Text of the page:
Posted by: scribe9 | November 2, 2009

At the shops

Emily and I walked into town today to shop for things for house we’re moving into next week, which is not a moment too soon. (The house we’re in is 100 years old, and the decades of mustiness are not too pleasant to live with.)

We found some possibilities at a fair trade store—rugs and duvet covers from India. We also found kitchenwares at Farmer’s department store, which is much like Meier & Frank. Their manchester is on sale right now (a pre-Christmas sale), which helps a lot. Manchester? you inquire. What’s that? Bed and bath linens, because Manchester, England, was a huge cotton milling center a hundred and fifty years ago. Even though it has long since quit being so, the name has stuck—at least in New Zealand and Australia.

We drooled over all kinds of plants and pots at the garden store. Lots of the bedding plants are the same, but I’d like to try some new ones. Didn’t check the varieties of tomatoes yet; we’ll definitely grow those and herbs. They had organic compost. It’s apparently easier to grow one’s own organics here than to buy them—I’ve seen no organic produce in the stores.

We also stopped in at a stationer’s. The standard paper size is called A4, and it’s 297 cm x 210 cm—longer and skinnier than 8 ½ x 11. (Fortunately computers and printers know all about it and adjust easily.) But why 297? Why not 300, which would make the proportion 10:7 instead of 99:70? As it turns out, A4 is rationally irrational; the proportion is 1:√2 (rounded to the nearest centimeter), so if you cut it in half the short way (ie, halfway along its long side), the resulting sides maintain that ratio. And why is it A4? The series starts with A0, which has a one-meter long side, so A4 is four cuts in, and if you bisect A4 you end up with two pieces of A5. I’m indebted to Wikipedia ( for this information.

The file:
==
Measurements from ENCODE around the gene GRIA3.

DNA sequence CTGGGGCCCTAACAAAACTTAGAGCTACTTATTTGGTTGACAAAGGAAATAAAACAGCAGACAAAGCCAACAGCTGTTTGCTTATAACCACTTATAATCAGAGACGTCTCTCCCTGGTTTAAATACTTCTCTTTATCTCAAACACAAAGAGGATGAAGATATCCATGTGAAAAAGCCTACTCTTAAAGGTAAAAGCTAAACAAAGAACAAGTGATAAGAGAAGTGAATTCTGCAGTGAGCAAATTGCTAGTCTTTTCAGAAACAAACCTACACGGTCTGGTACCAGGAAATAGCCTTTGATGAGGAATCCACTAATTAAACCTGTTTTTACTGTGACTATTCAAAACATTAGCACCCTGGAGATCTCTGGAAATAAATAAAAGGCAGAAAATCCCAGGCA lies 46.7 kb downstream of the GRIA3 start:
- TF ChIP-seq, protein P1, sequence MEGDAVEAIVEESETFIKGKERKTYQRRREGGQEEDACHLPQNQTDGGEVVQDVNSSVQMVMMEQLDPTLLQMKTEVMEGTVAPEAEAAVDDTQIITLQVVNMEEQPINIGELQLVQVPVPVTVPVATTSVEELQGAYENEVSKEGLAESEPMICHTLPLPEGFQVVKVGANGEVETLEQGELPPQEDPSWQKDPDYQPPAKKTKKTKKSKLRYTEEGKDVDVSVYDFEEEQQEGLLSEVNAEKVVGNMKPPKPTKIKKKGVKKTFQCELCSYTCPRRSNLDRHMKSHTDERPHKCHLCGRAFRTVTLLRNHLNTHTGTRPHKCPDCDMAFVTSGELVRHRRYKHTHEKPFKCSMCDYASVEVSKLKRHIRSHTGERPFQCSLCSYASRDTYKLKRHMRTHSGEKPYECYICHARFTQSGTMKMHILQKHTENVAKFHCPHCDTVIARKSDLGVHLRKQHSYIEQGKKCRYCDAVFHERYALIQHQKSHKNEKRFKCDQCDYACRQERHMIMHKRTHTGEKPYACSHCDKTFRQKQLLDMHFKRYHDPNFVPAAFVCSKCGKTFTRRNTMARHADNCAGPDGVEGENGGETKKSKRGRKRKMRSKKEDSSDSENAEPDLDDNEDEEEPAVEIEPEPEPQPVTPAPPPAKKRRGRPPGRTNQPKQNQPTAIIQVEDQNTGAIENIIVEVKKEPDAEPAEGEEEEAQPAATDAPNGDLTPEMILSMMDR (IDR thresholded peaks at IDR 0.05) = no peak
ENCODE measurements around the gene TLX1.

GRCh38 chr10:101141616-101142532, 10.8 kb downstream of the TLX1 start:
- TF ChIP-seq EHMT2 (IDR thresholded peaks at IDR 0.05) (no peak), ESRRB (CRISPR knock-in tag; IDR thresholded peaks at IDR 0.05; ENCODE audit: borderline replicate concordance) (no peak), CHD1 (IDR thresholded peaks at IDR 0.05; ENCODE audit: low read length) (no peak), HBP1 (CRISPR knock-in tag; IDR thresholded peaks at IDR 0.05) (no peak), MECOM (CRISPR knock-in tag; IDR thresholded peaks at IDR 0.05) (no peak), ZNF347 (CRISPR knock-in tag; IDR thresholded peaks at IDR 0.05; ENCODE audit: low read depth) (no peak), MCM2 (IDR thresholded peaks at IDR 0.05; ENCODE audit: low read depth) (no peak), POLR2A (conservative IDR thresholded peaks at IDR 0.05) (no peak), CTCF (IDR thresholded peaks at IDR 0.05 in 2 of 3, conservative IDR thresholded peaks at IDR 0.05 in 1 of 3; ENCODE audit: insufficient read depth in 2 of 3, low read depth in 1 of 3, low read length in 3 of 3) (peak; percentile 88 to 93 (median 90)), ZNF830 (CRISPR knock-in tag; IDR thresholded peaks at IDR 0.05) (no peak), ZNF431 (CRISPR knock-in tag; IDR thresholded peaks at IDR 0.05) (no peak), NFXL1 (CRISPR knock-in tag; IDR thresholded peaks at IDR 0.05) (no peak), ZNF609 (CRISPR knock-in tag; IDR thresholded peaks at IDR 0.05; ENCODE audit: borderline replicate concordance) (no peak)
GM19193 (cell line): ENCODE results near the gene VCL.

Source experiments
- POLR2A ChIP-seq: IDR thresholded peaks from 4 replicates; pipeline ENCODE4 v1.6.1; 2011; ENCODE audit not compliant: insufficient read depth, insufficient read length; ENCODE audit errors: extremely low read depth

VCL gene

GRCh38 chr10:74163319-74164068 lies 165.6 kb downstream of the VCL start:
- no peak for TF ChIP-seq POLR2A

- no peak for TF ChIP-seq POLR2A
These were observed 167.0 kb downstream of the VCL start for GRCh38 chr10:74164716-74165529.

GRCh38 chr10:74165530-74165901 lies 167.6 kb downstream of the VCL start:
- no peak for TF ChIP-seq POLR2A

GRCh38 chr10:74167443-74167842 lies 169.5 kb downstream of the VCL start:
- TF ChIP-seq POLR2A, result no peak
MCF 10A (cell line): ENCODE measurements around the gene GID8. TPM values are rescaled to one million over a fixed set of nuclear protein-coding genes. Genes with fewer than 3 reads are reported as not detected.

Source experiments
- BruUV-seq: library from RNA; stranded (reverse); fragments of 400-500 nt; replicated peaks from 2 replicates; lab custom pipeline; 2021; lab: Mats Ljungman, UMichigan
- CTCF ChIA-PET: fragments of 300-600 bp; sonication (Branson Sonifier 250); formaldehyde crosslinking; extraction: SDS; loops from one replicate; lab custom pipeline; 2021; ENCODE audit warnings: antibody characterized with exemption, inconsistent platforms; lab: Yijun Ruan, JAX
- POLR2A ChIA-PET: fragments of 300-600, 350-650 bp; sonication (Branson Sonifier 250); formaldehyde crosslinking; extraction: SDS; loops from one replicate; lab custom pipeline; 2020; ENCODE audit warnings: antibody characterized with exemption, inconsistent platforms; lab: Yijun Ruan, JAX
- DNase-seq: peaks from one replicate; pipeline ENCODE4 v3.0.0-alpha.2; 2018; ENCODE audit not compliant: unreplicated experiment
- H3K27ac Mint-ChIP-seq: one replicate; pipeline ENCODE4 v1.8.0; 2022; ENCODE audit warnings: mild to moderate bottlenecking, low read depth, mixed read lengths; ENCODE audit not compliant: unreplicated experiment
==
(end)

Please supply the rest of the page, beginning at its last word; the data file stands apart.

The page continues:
Most of our shopping is window shopping while we await our New Zealand Visa cards. (No frills—we have to pay for them, and there are no mileage benefits.) We’d rather pay in New Zealand dollars to avoid the bank fees imposed on transferring money from or charging purchases to our American accounts. I’m too risk-averse, and too cognizant of irrationality in the markets (which means irrationality in humans—I’m convinced that our most serious economic problems arise from denying that humans are not machines), to consider playing the exchange-rate game.



  1. Hello Amy! Is the picture on today’s blog whangamadoodle (saw the town spelling in your earlier blog but cannot remember how you spelled it…)? If so, it is stunning! If is not, i’d love to see some pictures of your town and your 100 year old apartment – its always fascinating to see. It’s great that you’re able to walk into town…take care and looking forward to reading more about your adventure.

    • It’s a lovely photo, but not mine, and I don’t know where it is. I need to figure out how to replace it, and I need to start taking pictures.

  2. Dear Amy,
    What a wonderful opportunity!! Sounds like you will be having and have had, all kinds of adventures. New Zealand looks like a beautiful country. Once you settle in to your permanent home, is your plan to go to work or to travel around some more? How long does it take to get to Australia from where you are? What are they saying about the “swine flu” down there? Much consternation here and bouncing back and forth about whether or not the vaccine will be available, effective etc.
    Richard retired on the thirtieth of September! He’s still getting used to the idea. Take care of yourselves and we will look forward to more postings and pictures from New Zealand! Kate

    • Kate–
      Once we’ve moved, I can get back to writing and tutoring. We plan to travel when possible (there are numerous holidays, and Rick gets a lot of vacation time), to see as much as possible of New Zealand and also to get over to Sydney and possibly some Pacific islands.

      It only takes 3 1/2 hours to get to Sydney from Auckland and 3 hours to get back. We’re 35 min by air from Auckland. Now that Richard’s retired, you should plan a trip here when Alexandria has some time off school (we’re only four hours different–three in winter–so not much recovery time from jet lag), and we’ll show you around! We’re renting a house big enough for visitors.

      Swine flu has been a big deal here, but is supposed to abate now that it’s spring. Lots of places still have hand-sanitizing stuff available, but we don’t see all the face masks we saw in Korea.


  3. Hi! Sounds like we are on parallel journeys – I found your site as a suggestion on my site, as I am here from Seattle for a year in Palmerston North. It’s fun to see your impressions as well! I look forward to more 🙂

    Laura Edain

  4. And I enjoy reading yours.

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